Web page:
• Which stakeholders are impacted?
      • Who has an interest?
      • Who exerts influence?
      • Who should care?
      • Who gets the ball rolling to make us act on the plan?
    • ANALYZING THE SITUATION: ISSUE MANAGEMENT
      • Bench-marking explains how other people have handled similar situations.
      • This helps you monitor competitors.
      • This gives you fresh perspective.
      • This prevents internal politics from taking over the situation.
    • ANALYZING THE ORGANIZATION
    • ANALYZING THE ORGANIZATION
      • There are three factors to think about.
      • Internal Environment
      • External Environment
      • Public Environment
    • INTERNAL ENVIRONMENT
      • Performance
        • Are they good at what they do?
        • Are people satisfied with the work?
      • Niche
        • What makes them different from anyone else?
      • Ethical Base
        • Do they have a code of ethics?
        • Does the industry have a code of ethics?
    • INTERNAL ENVIRONMENT
      • Structure.
        • Mission.
        • Role of PR in that mission.
        • Organizational resources (Staff, budget, time and equipment)
      • Internal Impediments
    • PUBLIC PERCEPTION
      • Visibility
      • Reputation
    • MEDIA PERCEPTION
      • Visibility
      • Reputation
      • Do they “like” you?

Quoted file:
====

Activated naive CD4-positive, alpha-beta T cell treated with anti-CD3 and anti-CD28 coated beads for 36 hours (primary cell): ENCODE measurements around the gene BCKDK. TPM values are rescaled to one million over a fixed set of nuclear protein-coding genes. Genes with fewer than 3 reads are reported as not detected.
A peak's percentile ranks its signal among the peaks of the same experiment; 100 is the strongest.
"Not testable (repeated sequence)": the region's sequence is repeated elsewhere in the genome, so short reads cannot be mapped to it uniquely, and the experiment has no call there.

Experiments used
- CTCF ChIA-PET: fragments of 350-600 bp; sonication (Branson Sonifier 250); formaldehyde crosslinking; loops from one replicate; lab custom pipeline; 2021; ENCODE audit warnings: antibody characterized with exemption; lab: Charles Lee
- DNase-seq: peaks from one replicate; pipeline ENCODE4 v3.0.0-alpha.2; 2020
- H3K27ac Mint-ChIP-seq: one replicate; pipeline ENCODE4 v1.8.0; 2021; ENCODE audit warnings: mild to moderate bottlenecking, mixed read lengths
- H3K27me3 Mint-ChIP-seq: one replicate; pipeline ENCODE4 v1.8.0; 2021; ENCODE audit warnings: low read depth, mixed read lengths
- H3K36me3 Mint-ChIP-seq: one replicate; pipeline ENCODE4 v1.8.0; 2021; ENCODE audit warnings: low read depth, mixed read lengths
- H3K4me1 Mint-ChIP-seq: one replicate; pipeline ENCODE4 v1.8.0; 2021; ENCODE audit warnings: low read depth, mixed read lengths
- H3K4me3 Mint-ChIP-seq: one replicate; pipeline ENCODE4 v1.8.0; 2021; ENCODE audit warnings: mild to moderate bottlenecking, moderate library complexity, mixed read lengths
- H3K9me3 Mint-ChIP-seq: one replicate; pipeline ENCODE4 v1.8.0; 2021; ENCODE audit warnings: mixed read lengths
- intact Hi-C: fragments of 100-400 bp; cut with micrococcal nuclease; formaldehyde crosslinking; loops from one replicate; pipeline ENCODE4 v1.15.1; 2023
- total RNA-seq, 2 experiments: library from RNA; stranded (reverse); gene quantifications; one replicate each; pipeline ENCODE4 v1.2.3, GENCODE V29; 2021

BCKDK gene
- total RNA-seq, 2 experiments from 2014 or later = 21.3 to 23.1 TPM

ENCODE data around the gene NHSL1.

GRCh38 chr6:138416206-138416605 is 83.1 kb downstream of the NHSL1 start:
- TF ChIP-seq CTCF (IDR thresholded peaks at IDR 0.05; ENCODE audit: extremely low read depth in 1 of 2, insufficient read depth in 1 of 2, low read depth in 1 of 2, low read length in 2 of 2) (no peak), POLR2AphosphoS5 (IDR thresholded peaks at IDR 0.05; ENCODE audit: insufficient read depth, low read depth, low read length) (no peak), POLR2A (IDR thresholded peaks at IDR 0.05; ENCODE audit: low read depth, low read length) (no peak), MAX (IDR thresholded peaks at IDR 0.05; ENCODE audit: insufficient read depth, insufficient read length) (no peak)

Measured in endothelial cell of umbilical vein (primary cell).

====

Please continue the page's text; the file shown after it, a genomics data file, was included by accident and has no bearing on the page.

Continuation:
• Have you burned them in the past?
      • Hast the media burned you in the past?
    • FOUR EXTERNAL ENVIRONMENTS
      • Supporters
      • Competitors
      • External Impediments.
    • FOUR EXTERNAL ENVIRONMENTS: OPPONENTS
      • Advocates support something else, and you stand in the way of that.
      • Activists are advocates who want change, not dialogue .
      • Dissidents oppose you based on the actions you’ve taken
      • Antis are dissidents on a global scale…people who oppose everything.
      • Missionaries are acting on moral principle
      • Zealots are single-issue activists
      • Fanatics are zealots without the social stabilizers.
    • ANALYZING THE PUBLIC
    • ANALYZING THE PUBLIC
      • Public: You can’t pick them. They’re just the there.
      • Market: You can pick them. They can pick you.
      • Audience: A member of the public who bothers to pay attention to your message.
      • Stakeholder: Someone who ought to be in the audience.
    • FIVE CHARACTERISTICS OF A PUBLIC
      • Distinguishability: Can you ID them?
      • Homogeneity: Do they have common traits or features?
      • Importance: Are they?
      • Size: Are they large or important enough to merit your time and attention?
      • Accessibility: How can you interact with them?
    • THERE ARE FOUR KINDS OF PUBLICS
      • Customers
      • Producers
      • Limiters
      • Enablers
    • CUSTOMERS THE FOUR KINDS
      • Current
      • Secondary: The customers of your customers
      • Potential
      • Shadow Constituencies: People who may not have a direct link with the organization’s product or services, but they can effect the perception of your organization.
    • PRODUCERS THE THREE KINDS
      • Financiers: Who pays the bills?
      • Personnel: Who keeps the place moving?
      • Suppliers: Who gives you the stuff to do your job?
    • LIMITERS THE THREE KINDS
      • Opponents
      • Hostile Forces
      • Opinion Leaders
    • ENABLERS THERE ARE FOUR KINDS
      • Media
      • Opinion Leaders
      • Allies
      • Regulators